In specific, the board failed to take any action to remove a director who wasn’t attending meetings, but he refused to resign. His term had another year to go, and the board had a bylaws obligation to summarily remove him from the board. However, a majority of directors decided such action would hurt the director’s feelings. They were unwittingly accepting the “nice-guy” approach in place of taking professional action.

In another instance the board refused to sue a local contractor who did not perform as agreed. The “elephant” was that the board didn’t think that legally challenging a local person was appropriate, an issue raised by an influential director. However, nobody informed the group that in being “nice guys,” they could become legally liable, if somebody became injured as a result of their inaction.

Over the years, I have observed many boards with elephants around that have caused significant problems to a nonprofit organization. Some include:

• Selecting a board chair on the basis of personal appearance and personality instead of managerial and organizational competence. Be certain to vet the experience and potential of candidates carefully. Beside working background (accounting, marketing, human resources, etc.), seek harder to define characteristics such as leadership, critical thinking ability, and position flexibility.

• Failure to delegate sufficient managerial responsibility to the CEO because the board has enjoyed micromanagement activities for decades. To make a change, make certain new directors recognize the problem, and they eventually are willing to take action to alleviate the problem. Example: One board refused to share its latest strategic plan with it newly appointed ED.

• Engaging a weak local CEO because the board wanted to avoid moving expenses. Be certain that local candidates are vetted as carefully as others and that costs of relocation are not the prime reason for their selection.

• Be certain that the board is not “rubber-stamping” proposals of a strong director or CEO. Where major failures occur, be certain that the board or outside counsel determines the causes by conducting a postmortem analysis.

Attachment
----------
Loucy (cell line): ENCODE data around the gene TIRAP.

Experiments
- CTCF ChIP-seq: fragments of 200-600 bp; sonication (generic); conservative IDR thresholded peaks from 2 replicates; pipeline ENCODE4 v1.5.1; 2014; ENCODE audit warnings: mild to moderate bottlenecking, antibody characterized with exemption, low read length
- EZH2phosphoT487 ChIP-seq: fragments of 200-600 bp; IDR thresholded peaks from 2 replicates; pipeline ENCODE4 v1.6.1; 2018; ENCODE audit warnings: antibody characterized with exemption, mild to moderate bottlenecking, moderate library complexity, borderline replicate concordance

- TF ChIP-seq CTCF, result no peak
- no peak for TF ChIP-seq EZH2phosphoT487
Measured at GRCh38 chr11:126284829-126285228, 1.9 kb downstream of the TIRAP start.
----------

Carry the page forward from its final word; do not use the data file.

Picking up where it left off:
* Retaining an ED who is only focusing on the status quo and “minding the store.” The internal accounting systems, human resources and results are all more than adequate. But they are far below what can be done for clients if current and/or potential resources were creatively employed.

* A substantial portion of the board is not reasonably familiar with fund accounting or able to recognize financial “red flags.” Example: One CFO kept delaying the submission of an accounting accounts aging report for over a year. He was carrying as substantial number of noncollectable accounts as an asset. It required the nonprofit to hire high-priced forensic accountants to straighten out the mess. The CEO & CFO were fired, but the board that was also to be blamed for being “nice guys,” and it remained in place. If the organization has gone bankrupt, I would guess that the secretary-of-state would have summarily removed part or all of the board, a reputation loss for all. The board has an obligation to assure stakeholders that the CFO’s knowledge is up to date and to make certain the CEO takes action on obvious “red flags”.

* Inadequate vetting processes that take directors’ time, especially in relation to family and friends of current directors. Example: Accepting a single reference check, such as comments from the candidate’s spouse. This actually happened, and the nominations committee made light of the action.

What can be done about the elephant in the boardroom?